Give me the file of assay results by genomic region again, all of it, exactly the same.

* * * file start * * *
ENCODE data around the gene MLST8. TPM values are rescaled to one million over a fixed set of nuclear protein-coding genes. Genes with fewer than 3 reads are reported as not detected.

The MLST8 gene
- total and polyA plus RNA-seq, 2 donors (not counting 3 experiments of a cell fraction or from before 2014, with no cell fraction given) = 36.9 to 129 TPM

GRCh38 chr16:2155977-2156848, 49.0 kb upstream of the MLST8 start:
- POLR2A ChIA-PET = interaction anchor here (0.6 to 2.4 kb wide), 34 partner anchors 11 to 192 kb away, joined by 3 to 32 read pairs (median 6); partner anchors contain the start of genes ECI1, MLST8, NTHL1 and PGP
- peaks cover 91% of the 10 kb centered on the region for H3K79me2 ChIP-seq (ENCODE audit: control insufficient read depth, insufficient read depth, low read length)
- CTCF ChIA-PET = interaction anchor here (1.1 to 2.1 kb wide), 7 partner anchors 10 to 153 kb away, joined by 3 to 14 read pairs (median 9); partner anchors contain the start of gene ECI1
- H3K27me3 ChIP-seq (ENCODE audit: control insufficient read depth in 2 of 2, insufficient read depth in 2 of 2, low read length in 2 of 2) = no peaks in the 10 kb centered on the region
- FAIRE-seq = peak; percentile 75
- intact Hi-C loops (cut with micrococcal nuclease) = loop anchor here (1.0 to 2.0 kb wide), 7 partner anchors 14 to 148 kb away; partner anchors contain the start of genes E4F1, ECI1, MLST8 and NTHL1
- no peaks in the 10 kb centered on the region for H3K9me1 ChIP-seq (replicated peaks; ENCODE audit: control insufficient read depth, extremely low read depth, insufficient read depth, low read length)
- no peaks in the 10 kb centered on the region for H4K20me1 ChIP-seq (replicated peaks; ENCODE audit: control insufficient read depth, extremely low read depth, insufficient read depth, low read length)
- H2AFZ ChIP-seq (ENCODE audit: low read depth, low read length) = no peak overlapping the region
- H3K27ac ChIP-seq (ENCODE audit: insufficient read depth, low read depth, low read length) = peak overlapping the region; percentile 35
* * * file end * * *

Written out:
ENCODE data around the gene MLST8. TPM values are rescaled to one million over a fixed set of nuclear protein-coding genes. Genes with fewer than 3 reads are reported as not detected.

The MLST8 gene
- total and polyA plus RNA-seq, 2 donors (not counting 3 experiments of a cell fraction or from before 2014, with no cell fraction given) = 36.9 to 129 TPM

GRCh38 chr16:2155977-2156848, 49.0 kb upstream of the MLST8 start:
- POLR2A ChIA-PET = interaction anchor here (0.6 to 2.4 kb wide), 34 partner anchors 11 to 192 kb away, joined by 3 to 32 read pairs (median 6); partner anchors contain the start of genes ECI1, MLST8, NTHL1 and PGP
- peaks cover 91% of the 10 kb centered on the region for H3K79me2 ChIP-seq (ENCODE audit: control insufficient read depth, insufficient read depth, low read length)
- CTCF ChIA-PET = interaction anchor here (1.1 to 2.1 kb wide), 7 partner anchors 10 to 153 kb away, joined by 3 to 14 read pairs (median 9); partner anchors contain the start of gene ECI1
- H3K27me3 ChIP-seq (ENCODE audit: control insufficient read depth in 2 of 2, insufficient read depth in 2 of 2, low read length in 2 of 2) = no peaks in the 10 kb centered on the region
- FAIRE-seq = peak; percentile 75
- intact Hi-C loops (cut with micrococcal nuclease) = loop anchor here (1.0 to 2.0 kb wide), 7 partner anchors 14 to 148 kb away; partner anchors contain the start of genes E4F1, ECI1, MLST8 and NTHL1
- no peaks in the 10 kb centered on the region for H3K9me1 ChIP-seq (replicated peaks; ENCODE audit: control insufficient read depth, extremely low read depth, insufficient read depth, low read length)
- no peaks in the 10 kb centered on the region for H4K20me1 ChIP-seq (replicated peaks; ENCODE audit: control insufficient read depth, extremely low read depth, insufficient read depth, low read length)
- H2AFZ ChIP-seq (ENCODE audit: low read depth, low read length) = no peak overlapping the region
- H3K27ac ChIP-seq (ENCODE audit: insufficient read depth, low read depth, low read length) = peak overlapping the region; percentile 35